The science of ants' underground cities

Credit: Pixabay/CC0 public domain
Imagine an anthill. What do you see? Is it a small mound of crumbly dirt and sand poking through the lawn? A small hole in the ground. A few ants are busy. It's not very impressive, is it?

However, if you look below the surface, the simple above-ground structure gives way to subterranean complexity. Tunnels descend, branching to lead to chambers that are specialized for colony queens, nurseries for their young, and farms for fungus. These tunnels are more than just burrows. These underground cities can be as deep as 25 feet below the ground and often last for many decades.

This type of construction is a difficult one for most animals, but it's especially impressive when done by animals smaller than your fingernail.

A Caltech research team has discovered the secret to how ants create these complex, stable structures.

Jose Andrade, George W. Housner Professor in Civil and Mechanical Engineering, led the research team that studied the digging habits and discovered the mechanisms that guided them. In a paper published by Proceedings of the National Academy of Sciences, the research was described.

What do ants think (if anything)

Andrade is the Cecil and Sally Drinkward Leadership chair and Executive Officer for Mechanical and Civil Engineering. He wanted to know if ants actually "know" how tunnels are made. Or are they blindly digging.

Andrade shares that they were inspired by exhumed ant nests, where they pour plastic or metal into them. They can create tunnel systems that are incredible. "I saw one of these structures next to a human and thought, 'My goodness! What a magnificent structure.' I was intrigued to see if ants know how to dig.

Andrade states that although we didn't interview ants to find out if they knew what they were doing, we did have the hypothesis that they dig in a deliberate manner. We speculated that ants might be playing Jenga.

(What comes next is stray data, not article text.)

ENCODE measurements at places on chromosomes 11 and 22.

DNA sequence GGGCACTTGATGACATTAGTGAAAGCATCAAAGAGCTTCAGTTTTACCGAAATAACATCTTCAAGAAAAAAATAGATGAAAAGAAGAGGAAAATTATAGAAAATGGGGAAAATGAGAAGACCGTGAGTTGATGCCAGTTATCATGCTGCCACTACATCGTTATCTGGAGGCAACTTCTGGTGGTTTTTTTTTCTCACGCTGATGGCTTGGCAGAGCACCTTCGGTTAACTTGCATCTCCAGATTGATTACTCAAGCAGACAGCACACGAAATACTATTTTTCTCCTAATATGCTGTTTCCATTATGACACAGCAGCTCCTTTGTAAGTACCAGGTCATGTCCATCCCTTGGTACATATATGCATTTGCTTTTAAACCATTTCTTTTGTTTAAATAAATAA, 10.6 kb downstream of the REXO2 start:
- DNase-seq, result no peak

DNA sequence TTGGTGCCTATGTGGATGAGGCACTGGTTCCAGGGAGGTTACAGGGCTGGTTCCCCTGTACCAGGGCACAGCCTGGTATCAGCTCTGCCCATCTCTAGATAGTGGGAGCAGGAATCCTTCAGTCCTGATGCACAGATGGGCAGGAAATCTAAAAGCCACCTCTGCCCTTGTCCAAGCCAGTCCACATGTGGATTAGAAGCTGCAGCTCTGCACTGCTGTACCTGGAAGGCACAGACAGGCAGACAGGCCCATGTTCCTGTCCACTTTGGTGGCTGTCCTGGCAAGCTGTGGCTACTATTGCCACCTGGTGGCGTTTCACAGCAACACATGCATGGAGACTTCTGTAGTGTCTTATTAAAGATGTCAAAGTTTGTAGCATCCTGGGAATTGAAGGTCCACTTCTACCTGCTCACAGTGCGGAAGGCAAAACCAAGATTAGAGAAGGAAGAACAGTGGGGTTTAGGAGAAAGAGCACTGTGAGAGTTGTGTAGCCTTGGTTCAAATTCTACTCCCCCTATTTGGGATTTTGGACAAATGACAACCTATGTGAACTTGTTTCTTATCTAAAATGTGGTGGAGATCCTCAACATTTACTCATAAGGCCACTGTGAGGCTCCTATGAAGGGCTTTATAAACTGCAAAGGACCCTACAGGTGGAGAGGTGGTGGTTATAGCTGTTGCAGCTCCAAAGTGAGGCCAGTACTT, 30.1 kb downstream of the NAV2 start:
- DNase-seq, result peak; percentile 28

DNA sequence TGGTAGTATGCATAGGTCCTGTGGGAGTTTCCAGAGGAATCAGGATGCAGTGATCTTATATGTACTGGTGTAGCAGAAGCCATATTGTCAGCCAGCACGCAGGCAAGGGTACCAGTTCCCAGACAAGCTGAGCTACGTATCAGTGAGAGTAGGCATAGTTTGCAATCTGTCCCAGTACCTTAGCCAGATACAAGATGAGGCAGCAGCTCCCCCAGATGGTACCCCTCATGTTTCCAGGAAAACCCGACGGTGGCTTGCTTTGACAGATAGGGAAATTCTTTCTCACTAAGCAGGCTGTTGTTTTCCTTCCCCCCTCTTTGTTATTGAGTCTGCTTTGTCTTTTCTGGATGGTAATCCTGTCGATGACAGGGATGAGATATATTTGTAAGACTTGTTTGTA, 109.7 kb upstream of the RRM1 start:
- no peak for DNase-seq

He meant that the team was "playing Jenga", which means that they suspected that the ants were digging in the dirt looking for loose soil grains to remove. This is similar to how a Jenga player checks for blocks that can be removed from the stack. The blocks that are unable to be removed, the ones carrying the stack's load, are part of the structure's "force chains", the collection of pieces that have been pressed together by the forces.

Andrade states that they hypothesized that the ants could sense force chains and avoid digging there. "We believed they were tapping soil grains, which could have enabled them to assess the mechanical forces they faced," Andrade said.

Ants will do whatever they want

The team had to have ants to study in order to learn more about them. Andrade is not an entomologist, but an engineer. So he sought the assistance of Joe Parker, an assistant professor of biology, biological engineering and biology whose research focuses primarily on ants and their ecological relations with other species.

Parker states that Jose and his team needed someone who can work with ants and understand the adaptive collective behavior of social insects so they could give context to what they were doing.

Parker joined the team and they began to cultivate ants. They also learned how to work together with them. Andrade said that the process took almost a year. They had to raise enough ants for work, and there was much trial and error in getting them to dig small cups of soil they could load into an Xray machine. They determined the best size cup and how many ants they should use. However, the researchers were not always able to rely on the ants' cooperation.

Andrade said that they are "sort of unpredictable." They dig wherever they like. These ants would be placed in a container and then some would begin digging immediately. They would make amazing progress. Others would take hours to dig and wouldn't bother. Some would continue digging for a while, then stop to take a break.

Once the ants started to move, researchers would then take the cups and X-ray them with a technique that creates a 3D scan all the tunnels within. Researchers could make simulations of the progress that ants made by taking several scans and letting them work a bit between each one.